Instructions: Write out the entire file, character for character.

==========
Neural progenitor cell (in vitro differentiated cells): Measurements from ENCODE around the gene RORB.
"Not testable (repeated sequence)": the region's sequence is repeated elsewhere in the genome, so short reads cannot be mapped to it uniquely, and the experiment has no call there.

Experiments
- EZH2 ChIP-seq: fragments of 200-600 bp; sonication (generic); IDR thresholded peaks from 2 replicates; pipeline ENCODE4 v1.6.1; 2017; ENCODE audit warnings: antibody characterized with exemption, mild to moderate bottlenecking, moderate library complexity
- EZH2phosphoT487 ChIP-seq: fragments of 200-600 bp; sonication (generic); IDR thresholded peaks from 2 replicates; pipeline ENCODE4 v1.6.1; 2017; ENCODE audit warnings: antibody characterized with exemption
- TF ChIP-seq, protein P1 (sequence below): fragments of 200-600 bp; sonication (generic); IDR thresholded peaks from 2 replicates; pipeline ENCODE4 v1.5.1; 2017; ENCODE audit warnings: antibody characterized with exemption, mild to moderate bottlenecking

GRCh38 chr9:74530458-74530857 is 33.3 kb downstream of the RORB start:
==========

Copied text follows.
Neural progenitor cell (in vitro differentiated cells): Measurements from ENCODE around the gene RORB.
"Not testable (repeated sequence)": the region's sequence is repeated elsewhere in the genome, so short reads cannot be mapped to it uniquely, and the experiment has no call there.

Experiments
- EZH2 ChIP-seq: fragments of 200-600 bp; sonication (generic); IDR thresholded peaks from 2 replicates; pipeline ENCODE4 v1.6.1; 2017; ENCODE audit warnings: antibody characterized with exemption, mild to moderate bottlenecking, moderate library complexity
- EZH2phosphoT487 ChIP-seq: fragments of 200-600 bp; sonication (generic); IDR thresholded peaks from 2 replicates; pipeline ENCODE4 v1.6.1; 2017; ENCODE audit warnings: antibody characterized with exemption
- TF ChIP-seq, protein P1 (sequence below): fragments of 200-600 bp; sonication (generic); IDR thresholded peaks from 2 replicates; pipeline ENCODE4 v1.5.1; 2017; ENCODE audit warnings: antibody characterized with exemption, mild to moderate bottlenecking

GRCh38 chr9:74530458-74530857 is 33.3 kb downstream of the RORB start: